8GB dual channel vs 12GB single channel


So I was thinking on improving my currently 4GB of RAM and wondering if I should get another 4GB and use them in double channel or stay with single channel and get 8GB extra.

Considering that I usually have lots of programs running at the same time, would the benefits of 2*4GB dual channel apply in any way or will I take more advantage of the 12GB single channel? Would I even need those 4GB extra in the 12GB option anyway?

Best Answer

As always, the answer will be: it varies. A few main points to consider:

  • If you only have single channel memory, then you won't be losing anything by upgrading and staying with single channel
  • Dual-channel memory makes a big difference in speed if you are using your CPU's integrated graphics (IGP) for 3D gaming, but aside from that, differences are minimal outside of a few, specialised applications.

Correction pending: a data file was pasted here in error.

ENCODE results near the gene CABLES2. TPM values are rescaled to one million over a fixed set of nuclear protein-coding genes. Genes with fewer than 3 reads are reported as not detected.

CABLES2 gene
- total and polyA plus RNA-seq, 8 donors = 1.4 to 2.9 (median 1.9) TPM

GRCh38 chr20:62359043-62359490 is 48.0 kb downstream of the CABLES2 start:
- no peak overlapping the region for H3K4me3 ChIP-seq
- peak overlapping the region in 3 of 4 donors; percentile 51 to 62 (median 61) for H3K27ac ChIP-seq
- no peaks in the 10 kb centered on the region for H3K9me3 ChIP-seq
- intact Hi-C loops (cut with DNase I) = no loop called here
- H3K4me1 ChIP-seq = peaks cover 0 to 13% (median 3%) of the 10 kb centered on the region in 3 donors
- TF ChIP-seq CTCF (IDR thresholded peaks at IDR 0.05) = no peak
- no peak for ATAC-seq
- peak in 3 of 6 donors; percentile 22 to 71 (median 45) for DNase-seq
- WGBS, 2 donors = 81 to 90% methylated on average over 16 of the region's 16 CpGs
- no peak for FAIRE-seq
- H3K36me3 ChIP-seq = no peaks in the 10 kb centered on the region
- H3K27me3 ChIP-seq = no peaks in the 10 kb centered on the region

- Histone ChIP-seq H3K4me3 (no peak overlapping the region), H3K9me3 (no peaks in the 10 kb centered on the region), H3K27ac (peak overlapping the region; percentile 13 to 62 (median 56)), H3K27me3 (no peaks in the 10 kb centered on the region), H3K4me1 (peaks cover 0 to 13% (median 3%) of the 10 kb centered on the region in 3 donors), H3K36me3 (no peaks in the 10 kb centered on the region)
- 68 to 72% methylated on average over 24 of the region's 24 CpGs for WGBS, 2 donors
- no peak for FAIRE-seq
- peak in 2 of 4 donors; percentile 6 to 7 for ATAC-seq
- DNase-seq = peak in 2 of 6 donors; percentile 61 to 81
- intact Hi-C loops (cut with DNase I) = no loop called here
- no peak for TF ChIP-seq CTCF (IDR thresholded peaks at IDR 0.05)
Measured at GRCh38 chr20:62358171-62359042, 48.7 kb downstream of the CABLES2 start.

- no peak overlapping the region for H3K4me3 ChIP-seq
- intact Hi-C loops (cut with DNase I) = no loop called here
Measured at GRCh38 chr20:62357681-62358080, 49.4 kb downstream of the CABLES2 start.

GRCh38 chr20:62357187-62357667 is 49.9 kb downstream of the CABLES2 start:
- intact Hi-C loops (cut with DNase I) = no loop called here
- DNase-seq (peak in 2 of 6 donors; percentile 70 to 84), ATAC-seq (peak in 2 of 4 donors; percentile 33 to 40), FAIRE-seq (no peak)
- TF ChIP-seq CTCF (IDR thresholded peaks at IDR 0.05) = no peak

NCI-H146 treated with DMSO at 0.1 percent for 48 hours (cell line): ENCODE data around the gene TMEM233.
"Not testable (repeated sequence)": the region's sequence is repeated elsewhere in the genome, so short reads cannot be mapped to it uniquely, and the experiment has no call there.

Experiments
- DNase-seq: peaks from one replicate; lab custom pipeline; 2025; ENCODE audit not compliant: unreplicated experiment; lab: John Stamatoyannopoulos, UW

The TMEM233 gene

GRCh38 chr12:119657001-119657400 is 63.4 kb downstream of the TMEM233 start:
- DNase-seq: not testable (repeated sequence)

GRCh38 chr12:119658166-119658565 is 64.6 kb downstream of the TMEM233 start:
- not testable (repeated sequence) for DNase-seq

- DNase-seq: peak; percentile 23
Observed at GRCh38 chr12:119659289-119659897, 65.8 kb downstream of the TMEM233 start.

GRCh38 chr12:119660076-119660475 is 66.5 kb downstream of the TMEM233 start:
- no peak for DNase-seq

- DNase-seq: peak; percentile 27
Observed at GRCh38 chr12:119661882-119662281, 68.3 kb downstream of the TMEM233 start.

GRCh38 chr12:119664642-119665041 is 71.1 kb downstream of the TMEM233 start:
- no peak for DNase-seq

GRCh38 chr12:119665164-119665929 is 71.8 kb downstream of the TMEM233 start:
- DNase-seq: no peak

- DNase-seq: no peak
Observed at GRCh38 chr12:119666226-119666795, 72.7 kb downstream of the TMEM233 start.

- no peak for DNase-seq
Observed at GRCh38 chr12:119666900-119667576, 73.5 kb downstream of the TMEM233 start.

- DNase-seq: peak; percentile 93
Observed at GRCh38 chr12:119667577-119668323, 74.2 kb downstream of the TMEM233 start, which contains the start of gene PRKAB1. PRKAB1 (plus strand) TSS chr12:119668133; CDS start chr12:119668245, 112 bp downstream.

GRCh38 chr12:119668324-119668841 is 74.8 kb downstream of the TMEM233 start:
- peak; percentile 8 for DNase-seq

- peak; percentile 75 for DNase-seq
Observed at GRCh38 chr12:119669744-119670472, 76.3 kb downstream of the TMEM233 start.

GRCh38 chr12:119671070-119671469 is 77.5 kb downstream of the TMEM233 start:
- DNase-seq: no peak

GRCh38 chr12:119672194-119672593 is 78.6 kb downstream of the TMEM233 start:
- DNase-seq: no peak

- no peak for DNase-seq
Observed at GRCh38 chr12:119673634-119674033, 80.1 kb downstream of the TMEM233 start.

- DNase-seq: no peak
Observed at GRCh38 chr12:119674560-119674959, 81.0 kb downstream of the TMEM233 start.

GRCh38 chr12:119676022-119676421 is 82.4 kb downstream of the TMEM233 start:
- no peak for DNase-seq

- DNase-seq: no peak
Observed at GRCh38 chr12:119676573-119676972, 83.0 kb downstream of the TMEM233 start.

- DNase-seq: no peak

• Having too little memory will make things a lot worse than having more, slower memory

Whether you'll need the extra 4GB really depends on what you are doing, and you've not provided enough information to really say. If your programs regularly add up to more than 6GB of memory in total then I would say it will be of benefit - any unused memory is used as cache to speed up other things.

Your decision would ideally be based on running everything you usually do and then looking at the peak commit value in your OS to determine how much memory is used. But in practice, given the small difference in price, just go for the 12GB. There's really no harm, and ultimately, modern processors can use 8 out of 12GB in dual-channel mode anyway, meaning going for 12 is win-win.


Easiest way to view current commit size in Windows 7 is task manager. Technically peak commit would be a better figure but it's harder to get hold of.

Simply put, commit size is just the total amount of memory that has been allocated. Not all of it may be in use but all of it must be set aside in case it is required; if all programs were to use all the memory they've requested at the same time, this is how much you would require.

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Under Windows 8 and Windows 10 it's much the same:

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